Another suggestion that is worth noting is a concept the authors call “the weight of words”. How the public interprets a story can completely change based on the words we choose. The example given is the difference between saying “Columbus discovers America” and “Columbus invades America” (37). Changing one word completely changes the story.
To spread the story far and wide, the authors suggest using memes. The term “meme” was coined by the evolutionary biologist Richard Dawkins and refers to “self-replicating units of cultural information that spread virally from person to person and generation to generation, with a life of their own” (32).
A meme can be a symbol like a raised fist, or a slogan like “Hands up. Don’t shoot!” This slogan went viral on the Internet after Michael Brown, a young black man from Ferguson, Missouri, was shot dead by a white police officer. The words refer to witness reports that Michael was running away with his hands up when he was shot and killed.
The authors share another effective meme that demonstrated racism in the media’s coverage of Hurricane Katrina. It displayed two photos that were published in news media. One showed a black man holding food items over his head, while walking through flood water up to his chest, with the text “after looting a grocery store.” The second picture showed two white people also wading through water with food, with the text “after finding bread and soda from a local grocery store” (37). The black man stole. The white people found. Again, changing one word completely changed the story.
Once the story is clear, the next step is the battle of the story, which has two components. “The story of the battle is about mobilization; the battle of the story is about persuasion” (43). Mobilization is the easier task, as it entails gathering the support of people who are already on board. You are preaching to the choir. Persuasion is the tricky part. The goal is to convince people who do not see the issues the way you do. A recommended technique is framing. “Framing helps define a story by setting the terms for how to understand it” (48). Like a frame around a piece of art or a computer screen, framing draws our focus to what is within. Social activists often seek to “reframe” an issue, to shift the perspective from those with “power-over” others (governments, corporations) to those who “power-with”, groups of people who are affected by the actions, or lack of actions, of the powerful (22). For example, the book describes the campaign to “Sell the World Bank on eBay.” The goal was to highlight the Bank’s dismal progress on its mission to end poverty by putting it on sale to the highest bidder. The bidding began at 30 cents, the average hourly wage of a sweatshop worker in Haiti (77).
Repurposing popular cultural narratives and/or “brand busting” are two other tactics recommended. The idea is to “hitch a ride” on specific memes, metaphors and stories. For example, in an attempt to persuade Kraft to stop using genetically engineered ingredients in their products, protestors used the iconic Kraft Macaroni and Cheese box, but changed the name of the product to “Macaroni and Genes” with the added slogans “Untested Genetics” and “40% More Manipulated” (58).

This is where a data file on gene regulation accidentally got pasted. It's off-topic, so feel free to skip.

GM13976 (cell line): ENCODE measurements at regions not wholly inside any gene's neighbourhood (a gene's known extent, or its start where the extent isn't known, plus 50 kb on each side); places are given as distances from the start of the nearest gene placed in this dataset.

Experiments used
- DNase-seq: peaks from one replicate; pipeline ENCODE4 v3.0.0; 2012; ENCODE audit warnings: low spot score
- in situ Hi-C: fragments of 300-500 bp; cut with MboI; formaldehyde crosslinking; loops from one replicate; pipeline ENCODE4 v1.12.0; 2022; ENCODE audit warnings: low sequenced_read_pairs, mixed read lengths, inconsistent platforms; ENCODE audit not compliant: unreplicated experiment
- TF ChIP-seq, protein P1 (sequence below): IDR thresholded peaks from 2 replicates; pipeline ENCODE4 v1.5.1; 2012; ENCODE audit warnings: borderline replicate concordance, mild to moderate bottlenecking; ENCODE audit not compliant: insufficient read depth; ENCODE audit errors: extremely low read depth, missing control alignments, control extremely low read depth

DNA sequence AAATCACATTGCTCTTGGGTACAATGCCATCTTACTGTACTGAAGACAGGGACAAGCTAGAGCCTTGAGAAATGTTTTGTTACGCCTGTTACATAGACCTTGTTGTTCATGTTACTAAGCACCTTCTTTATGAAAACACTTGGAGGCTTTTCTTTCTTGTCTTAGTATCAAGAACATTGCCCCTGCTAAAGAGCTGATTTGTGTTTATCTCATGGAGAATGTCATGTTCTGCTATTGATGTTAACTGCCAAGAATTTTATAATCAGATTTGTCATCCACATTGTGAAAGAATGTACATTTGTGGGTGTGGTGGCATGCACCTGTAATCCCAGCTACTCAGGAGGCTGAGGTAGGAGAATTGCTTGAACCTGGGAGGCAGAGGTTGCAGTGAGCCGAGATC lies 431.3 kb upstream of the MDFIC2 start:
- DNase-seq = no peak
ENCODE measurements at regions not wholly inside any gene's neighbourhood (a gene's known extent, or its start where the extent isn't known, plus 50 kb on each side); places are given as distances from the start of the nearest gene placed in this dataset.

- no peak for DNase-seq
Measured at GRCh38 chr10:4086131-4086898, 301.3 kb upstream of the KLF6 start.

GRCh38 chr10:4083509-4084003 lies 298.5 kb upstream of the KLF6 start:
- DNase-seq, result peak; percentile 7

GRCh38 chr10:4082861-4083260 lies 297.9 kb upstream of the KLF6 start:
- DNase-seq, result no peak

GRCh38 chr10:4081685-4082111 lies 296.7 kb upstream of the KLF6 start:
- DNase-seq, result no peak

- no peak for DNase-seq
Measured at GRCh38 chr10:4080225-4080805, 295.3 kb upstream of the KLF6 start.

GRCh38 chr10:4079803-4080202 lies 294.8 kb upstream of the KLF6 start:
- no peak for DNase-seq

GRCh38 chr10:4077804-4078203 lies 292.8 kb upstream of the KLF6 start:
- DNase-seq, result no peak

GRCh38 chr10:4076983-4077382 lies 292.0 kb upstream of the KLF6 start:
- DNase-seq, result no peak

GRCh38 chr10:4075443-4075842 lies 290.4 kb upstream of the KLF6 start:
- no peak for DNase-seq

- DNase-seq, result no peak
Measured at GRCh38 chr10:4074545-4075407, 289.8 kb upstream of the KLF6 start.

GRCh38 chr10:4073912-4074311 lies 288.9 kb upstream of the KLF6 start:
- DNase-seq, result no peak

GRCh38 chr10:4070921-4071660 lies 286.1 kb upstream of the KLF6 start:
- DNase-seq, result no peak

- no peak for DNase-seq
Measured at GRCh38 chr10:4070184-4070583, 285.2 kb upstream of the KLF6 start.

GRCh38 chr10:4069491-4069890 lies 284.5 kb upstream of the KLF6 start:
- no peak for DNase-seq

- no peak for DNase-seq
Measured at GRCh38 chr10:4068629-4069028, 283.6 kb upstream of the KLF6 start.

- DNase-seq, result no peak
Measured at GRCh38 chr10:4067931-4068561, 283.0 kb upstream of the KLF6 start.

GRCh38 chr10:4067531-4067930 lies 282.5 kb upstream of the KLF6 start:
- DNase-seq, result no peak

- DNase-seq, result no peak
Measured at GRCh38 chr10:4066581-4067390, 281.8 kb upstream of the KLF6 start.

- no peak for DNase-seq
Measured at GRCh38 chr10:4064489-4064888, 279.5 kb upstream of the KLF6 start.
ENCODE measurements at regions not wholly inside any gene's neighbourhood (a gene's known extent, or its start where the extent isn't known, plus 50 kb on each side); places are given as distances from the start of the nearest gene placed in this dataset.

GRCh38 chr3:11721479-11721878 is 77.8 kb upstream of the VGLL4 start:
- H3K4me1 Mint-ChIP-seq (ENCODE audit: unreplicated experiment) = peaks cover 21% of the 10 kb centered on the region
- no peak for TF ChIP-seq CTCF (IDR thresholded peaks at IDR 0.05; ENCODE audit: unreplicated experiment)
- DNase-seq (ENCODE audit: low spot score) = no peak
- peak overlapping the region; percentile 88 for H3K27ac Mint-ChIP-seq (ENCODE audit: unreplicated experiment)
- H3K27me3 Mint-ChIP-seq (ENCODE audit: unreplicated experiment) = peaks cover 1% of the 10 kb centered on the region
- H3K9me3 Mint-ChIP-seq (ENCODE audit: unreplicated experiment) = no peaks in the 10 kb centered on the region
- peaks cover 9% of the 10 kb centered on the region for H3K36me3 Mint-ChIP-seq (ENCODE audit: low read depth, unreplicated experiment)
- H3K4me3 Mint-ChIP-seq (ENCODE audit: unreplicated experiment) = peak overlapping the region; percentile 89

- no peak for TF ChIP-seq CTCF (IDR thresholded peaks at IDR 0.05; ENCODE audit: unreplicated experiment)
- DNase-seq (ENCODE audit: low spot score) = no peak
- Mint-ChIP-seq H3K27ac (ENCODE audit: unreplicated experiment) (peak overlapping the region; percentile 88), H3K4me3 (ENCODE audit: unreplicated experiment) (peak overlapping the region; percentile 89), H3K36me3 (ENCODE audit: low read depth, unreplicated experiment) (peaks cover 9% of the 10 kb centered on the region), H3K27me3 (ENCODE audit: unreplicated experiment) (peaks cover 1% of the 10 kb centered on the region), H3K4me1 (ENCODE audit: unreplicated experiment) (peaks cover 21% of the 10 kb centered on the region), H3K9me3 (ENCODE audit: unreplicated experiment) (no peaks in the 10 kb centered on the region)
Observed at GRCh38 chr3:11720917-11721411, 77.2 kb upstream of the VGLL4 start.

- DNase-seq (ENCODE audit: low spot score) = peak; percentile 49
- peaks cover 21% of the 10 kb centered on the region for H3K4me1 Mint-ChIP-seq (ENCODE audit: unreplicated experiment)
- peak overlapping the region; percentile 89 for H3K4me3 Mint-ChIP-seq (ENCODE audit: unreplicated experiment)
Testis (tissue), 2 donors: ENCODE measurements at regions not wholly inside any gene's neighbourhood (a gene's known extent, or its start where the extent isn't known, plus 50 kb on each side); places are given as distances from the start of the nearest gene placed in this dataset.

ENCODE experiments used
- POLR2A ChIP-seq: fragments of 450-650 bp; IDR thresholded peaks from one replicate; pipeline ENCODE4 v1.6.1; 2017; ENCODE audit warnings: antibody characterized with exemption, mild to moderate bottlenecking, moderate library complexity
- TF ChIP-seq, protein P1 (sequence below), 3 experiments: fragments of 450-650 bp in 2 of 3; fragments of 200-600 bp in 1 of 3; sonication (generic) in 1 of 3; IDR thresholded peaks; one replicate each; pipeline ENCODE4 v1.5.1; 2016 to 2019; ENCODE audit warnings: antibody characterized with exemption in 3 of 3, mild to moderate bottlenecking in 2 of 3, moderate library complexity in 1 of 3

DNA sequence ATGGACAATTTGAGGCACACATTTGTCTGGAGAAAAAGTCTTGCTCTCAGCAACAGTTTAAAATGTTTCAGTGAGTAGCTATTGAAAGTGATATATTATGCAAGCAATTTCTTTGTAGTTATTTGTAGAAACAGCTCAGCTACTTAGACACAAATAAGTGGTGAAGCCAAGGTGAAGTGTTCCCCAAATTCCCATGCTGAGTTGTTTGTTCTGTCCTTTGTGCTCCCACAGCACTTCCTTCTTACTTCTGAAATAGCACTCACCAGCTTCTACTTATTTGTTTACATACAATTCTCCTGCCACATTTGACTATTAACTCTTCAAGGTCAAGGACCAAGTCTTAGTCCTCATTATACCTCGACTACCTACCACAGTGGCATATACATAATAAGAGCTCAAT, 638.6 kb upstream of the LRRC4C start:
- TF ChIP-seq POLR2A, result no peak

In the story-based strategy, the final stage is determining when and where to insert the message. The authors refer to this as the “point of intervention”. It’s the place “where action can be taken to interfere with the system in order to change it” (67). This interference can happen at the point of production, the point of destruction, the point of consumption, the point of decision, and the point of assumption (68).
In challenging points of assumption, a key goal is often to make the “invisible visible” (67). The authors share the example when U.S. veterans, in uniform, patrolled a number of American cities, simulating crowd control and civil arrests. They were protesting U.S. military in Iraq, and wanted to demonstrate to Americans what occupation looks and feels like. They knew simply telling people the occupation was undemocratic would not be enough. Protestors needed to give people the experience of occupation, to make the invisible visible (80-81).
Though there are examples peppered throughout the text, the book ends by exploring four case studies in more detail. One case study is Greenpeace’s “Save the Whales” campaign where protestors in small boats put themselves between the whales and the giant whaling ships to depict the whales as helpless and the whalers as monstrous (87-89). Another case study is a worker-led coalition’s “Boot the Bell” campaign. It demanded fast food giant Taco Bell “pay a penny more per pound” for tomatoes, to improve wages for tomato pickers, many of whom were low-wage migrant workers (96-99).
The case studies were interesting and, reportedly, successful. But since this text is largely a tool for activists, it would have been helpful to share the inner-workings of those campaigns. What happened around the table? How did the teams decide on the assumptions to target, and the new stories to tell? How did they brainstorm to come up with their change messages, memes and on-the-ground actions? Why did the tomato pickers decide to target the fast food industry, and specifically Taco Bell? Did they try other targets first? What did “a penny a pound” translate to in terms of migrant workers’ wages? Were migrant workers involved in planning the campaign? What has happened since the campaign ended? Has the support for the cause grown, sustained, or waned? This information would have been invaluable to activists in planning their campaigns, but perhaps the omission of this information was not an oversight. After all, the authors are co-founders of an organization that offers training, facilitation services and workshops to activists who are willing to pay for their expertise. Still, the book is a useful tool for all those grassroots activists who don’t have a budget beyond the price of this book. It is time to update the book, though. As stated earlier, the 2010 publication completely ignores the effect of story-based strategy on digital platforms. We know the role Twitter played in the Arab Spring uprising. It has also provided the platform for countless hashtag activism movements like #BlackLivesMatter. If, as Marshall McLuhan famously said, “the medium is the message”, and the message is spread through memes, then surely the medium is the Internet.